For a mangaka whose work has just begun edging into official English translation, Shintarō Kago is in the rare and enviable position of needing little introduction. If you're reading about comics on the internet (you are), you've probably seen his art somewhere - that Flying Lotus album, old issues of Vice, random can't-unsee-it images on tumblr, or any one of numerous scanlations. It's actually somewhat surprising that Kago books haven't had a longtime presence in the comic stores of the West. I don't know that guro manga has a particularly large fandom here numbers wise, but it's certainly got a passionate one, and after Junji Ito and maybe Hideshi Hino, Kago is one of the idiom's biggest names. At its best (and especially when it's in color), his imagery transcends simple grossness for the truly uncanny, opening page- or screen-sized portals into a world that's impossible to get your head all the way around.
This being said, Fantagraphics' new Kago book, his first American release from a major comics publisher, is a strangely tentative offering. Dementia 21 is compilation of 16-page stories starring Yukie Sakai, an archetypically sweet, peppy, caring home help worker for the elderly who finds herself drawn into surrealistic and disturbing quandaries when patients or their conditions inevitably turn out to be more than meets the eye. Kago, like Doug Wright or Al Columbia, is a cartoonist whose work functions better the less of it at a time there is to take in. In single images, it baffles and stuns; in one- or two-page strips, it gives the mind a particularly hard and flavorful bit of taffy to chew on for long after all the panels have been read. To my mind, a compilation of single-image work and a few short strips, along the lines of Picturebox's all-time classic Jonny Negron monograph, would have been the ideal way to bring Kago to America. Instead, these more or less comic book-length stories' shocking aspects repeatedly wear thin and sag, their strangeness muted by repetition and burdened by Kago's lesser skill with plot and character. By Yukie's fifth or sixth time agonizing resolvedly over the mind-boggling afflictions of this particular go-round's patient, the book's a slog.
Formula can engender the bizarre rather than stifling it; the comic I found Dementia 21 most similar to, Usamaru Furuya's brilliant Short Cuts, sets very similar protagonists in very similarly non-sequitur fantasias. The difference is that Furuya knows when to hit the cymbal. Short Cuts packs its volumes with welters of scathing punchlines and little more, providing a giddy hilarity that feels halfway between eating too much candy and getting drunk. Dementia 21, by contrast, trips along until it finds a good idea to beat into the ground. The funniest bit in the book, which finds Yukie delegated to disconnect a patient (named Toshiro Mifune!) from life support machinery and accidentally killing someone else entirely because too many machines are plugged into the same power strip, devolves into a tedious exploration of a subterranean world made of electrical cords - reprised to better effect later in a short featuring a world that exists inside a particularly wizened woman's wrinkles. This is very much par for the course; whether it's elderly mothers in law bearing down too hard on their sons' wives, dermal wrinkles as an avenue for horror goofs, or aging superheroes (a particularly stale gag in this country's comics culture), Kago's penchant for reusing jokes is everywhere.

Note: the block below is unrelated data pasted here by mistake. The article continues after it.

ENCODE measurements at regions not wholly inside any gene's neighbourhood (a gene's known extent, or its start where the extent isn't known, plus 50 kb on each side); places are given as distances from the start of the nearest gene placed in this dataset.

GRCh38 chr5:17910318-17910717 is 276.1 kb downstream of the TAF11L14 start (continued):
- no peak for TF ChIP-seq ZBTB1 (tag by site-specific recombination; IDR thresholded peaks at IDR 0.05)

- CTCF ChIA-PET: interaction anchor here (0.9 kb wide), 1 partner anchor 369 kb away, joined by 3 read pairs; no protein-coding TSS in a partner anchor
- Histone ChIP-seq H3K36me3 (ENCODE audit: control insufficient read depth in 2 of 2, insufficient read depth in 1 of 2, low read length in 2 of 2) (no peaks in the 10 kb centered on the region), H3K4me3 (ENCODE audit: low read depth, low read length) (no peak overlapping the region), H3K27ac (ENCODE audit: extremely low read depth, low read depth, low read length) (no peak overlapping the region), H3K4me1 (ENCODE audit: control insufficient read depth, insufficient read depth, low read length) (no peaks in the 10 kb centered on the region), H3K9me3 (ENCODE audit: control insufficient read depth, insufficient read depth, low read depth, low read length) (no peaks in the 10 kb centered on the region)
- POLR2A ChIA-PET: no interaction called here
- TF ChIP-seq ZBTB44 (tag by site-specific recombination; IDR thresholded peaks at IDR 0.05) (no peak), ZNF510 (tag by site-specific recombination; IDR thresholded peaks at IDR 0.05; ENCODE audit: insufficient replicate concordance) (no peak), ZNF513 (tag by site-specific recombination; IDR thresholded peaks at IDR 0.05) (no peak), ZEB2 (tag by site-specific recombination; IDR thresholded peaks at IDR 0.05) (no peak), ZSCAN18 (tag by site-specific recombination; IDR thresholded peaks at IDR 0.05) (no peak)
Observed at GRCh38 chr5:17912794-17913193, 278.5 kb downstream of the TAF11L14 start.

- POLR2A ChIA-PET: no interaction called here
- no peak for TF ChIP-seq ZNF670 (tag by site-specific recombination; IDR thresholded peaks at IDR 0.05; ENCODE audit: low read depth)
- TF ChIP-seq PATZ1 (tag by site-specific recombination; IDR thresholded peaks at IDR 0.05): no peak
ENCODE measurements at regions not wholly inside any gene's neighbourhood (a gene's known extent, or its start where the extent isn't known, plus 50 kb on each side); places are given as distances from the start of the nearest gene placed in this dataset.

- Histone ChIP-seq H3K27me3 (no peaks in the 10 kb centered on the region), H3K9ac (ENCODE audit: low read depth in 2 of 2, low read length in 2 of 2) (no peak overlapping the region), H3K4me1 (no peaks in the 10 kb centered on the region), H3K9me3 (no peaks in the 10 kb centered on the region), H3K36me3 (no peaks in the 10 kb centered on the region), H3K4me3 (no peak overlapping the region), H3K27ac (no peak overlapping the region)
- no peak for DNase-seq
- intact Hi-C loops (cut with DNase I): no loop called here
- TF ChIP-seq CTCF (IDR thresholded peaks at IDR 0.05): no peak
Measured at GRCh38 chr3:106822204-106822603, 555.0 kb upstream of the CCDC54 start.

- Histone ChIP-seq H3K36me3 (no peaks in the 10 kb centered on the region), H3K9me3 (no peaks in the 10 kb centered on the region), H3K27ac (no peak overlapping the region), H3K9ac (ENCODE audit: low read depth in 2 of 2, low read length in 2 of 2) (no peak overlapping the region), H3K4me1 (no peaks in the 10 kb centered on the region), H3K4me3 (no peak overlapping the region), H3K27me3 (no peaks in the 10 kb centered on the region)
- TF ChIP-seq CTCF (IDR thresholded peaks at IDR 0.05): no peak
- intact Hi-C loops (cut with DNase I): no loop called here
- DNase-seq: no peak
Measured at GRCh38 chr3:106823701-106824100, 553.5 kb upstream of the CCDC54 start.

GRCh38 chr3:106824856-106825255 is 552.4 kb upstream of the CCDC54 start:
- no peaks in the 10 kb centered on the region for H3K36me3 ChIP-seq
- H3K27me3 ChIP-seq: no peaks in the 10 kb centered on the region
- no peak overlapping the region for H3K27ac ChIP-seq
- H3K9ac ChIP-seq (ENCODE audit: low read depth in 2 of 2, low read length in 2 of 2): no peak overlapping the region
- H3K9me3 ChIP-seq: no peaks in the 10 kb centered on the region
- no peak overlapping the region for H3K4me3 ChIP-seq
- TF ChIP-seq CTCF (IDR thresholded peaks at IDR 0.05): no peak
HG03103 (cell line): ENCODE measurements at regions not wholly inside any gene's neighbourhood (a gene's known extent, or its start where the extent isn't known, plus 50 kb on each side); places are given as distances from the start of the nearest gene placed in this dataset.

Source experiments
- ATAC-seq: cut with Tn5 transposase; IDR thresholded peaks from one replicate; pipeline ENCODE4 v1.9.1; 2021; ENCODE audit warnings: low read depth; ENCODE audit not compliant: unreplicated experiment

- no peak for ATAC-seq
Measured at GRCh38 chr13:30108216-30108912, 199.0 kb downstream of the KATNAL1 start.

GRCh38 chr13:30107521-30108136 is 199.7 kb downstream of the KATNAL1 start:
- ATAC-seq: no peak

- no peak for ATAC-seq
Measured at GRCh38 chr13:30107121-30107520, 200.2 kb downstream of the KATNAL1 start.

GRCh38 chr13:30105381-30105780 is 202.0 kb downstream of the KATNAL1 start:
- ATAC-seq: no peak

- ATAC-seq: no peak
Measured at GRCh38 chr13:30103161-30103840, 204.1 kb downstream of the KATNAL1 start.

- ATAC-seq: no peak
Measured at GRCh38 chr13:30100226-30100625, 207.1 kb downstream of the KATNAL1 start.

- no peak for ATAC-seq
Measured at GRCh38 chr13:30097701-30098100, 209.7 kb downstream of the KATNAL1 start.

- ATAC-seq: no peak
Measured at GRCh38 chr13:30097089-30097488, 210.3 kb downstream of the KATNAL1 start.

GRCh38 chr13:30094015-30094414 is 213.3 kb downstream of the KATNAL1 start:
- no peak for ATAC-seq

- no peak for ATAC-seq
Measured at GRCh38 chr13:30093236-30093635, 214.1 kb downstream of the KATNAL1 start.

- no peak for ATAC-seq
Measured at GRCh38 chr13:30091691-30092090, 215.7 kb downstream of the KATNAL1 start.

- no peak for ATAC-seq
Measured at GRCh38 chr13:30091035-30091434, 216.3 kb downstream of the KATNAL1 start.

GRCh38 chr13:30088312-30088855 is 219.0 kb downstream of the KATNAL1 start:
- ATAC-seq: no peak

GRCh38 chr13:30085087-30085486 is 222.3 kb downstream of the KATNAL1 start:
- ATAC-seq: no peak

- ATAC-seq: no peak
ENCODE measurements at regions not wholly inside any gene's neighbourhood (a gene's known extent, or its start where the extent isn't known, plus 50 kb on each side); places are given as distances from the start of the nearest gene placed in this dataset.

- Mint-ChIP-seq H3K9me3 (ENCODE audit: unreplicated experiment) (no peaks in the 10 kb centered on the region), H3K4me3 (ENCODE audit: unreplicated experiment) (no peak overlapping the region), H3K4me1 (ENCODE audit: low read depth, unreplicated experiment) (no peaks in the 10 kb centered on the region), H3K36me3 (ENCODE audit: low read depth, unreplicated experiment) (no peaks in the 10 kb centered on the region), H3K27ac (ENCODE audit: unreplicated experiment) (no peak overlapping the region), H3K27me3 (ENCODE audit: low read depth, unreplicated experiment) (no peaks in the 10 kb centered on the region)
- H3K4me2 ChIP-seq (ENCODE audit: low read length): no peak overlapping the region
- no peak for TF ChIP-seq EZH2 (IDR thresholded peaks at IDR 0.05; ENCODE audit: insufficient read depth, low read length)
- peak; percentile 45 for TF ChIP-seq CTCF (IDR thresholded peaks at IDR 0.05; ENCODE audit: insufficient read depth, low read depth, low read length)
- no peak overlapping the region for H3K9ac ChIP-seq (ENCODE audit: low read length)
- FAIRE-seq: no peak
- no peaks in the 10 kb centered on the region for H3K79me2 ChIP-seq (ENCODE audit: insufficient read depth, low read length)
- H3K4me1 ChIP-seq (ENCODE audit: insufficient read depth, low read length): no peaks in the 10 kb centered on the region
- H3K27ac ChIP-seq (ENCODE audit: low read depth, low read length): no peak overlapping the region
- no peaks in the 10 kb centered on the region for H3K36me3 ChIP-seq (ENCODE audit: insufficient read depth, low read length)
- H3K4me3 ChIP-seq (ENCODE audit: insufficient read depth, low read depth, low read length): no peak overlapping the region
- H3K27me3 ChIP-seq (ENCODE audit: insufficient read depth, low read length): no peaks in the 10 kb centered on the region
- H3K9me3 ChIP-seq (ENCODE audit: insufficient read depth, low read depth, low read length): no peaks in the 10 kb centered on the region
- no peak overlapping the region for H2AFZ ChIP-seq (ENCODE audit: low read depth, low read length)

It'd be maddening if this book could elicit emotions that strong; but instead, the logical reaction is just to disengage. I was juiced as hell at first to read a real book of Kago's work; it ended up taking me two months to finish. It's a shame, too, because there are some first-rate aspects to Dementia 21. Its best story manages to use the comics form to terrific, truly disorienting effect, with Yukie assisting a senile mangaka (drawn as a dead ringer for Kazuo Umezu) whose tabling at doujinshi conventions represents his last tether to society. A minimalistic, screen-tone heavy episode saves its big gag for the final page, and in so doing finds a satisfying payoff that the others pass up. Kago starts most installments in a classic 6-panel grid before warping and wefting it to keep up with the winding contours of his narratives, an example of using formula to good effect. Intermittently, his unique visual imagination shines through, designing new species of spiders, a towering "segregated freeway" system, and a plague of wrinkles that spreads from an old biddy to encompass the earth.
There's good stuff here; Dementia 21 isn't bad, it's fine. Given its author, though, I think I would have honestly preferred to read a bad book, one that really rankled, because it would just about be bound to do so in an interesting way. This one's just kinda there. As I slowly made my way through, I found myself reflecting on how much of what I was reading had truly been lost in translation. With Japan's declining birthrate, elder care poses a greater societal difficulty and has got to be a bigger presence in the national imagination. But we're left to guess how this text is informed by such issues, as Gary Groth, an interviewer who's had his share of moments and then some, fails to draw Kago out at all in the stiff, formal chat appended to the book. The appearance of an English-language Kago book under the auspices of a prominent publisher is cause for celebration. But when a look at the guy's wikipedia page speaks of titles like Notebook of Murder and Killing - The 13 Cruel Sufferings of the Great Edo, Ruggedness Nymphomania, and An Inquiry Concerning A Mechanistic Worldview of the Pituitary Gland, Dementia 21 feels an awful lot like a missed opportunity.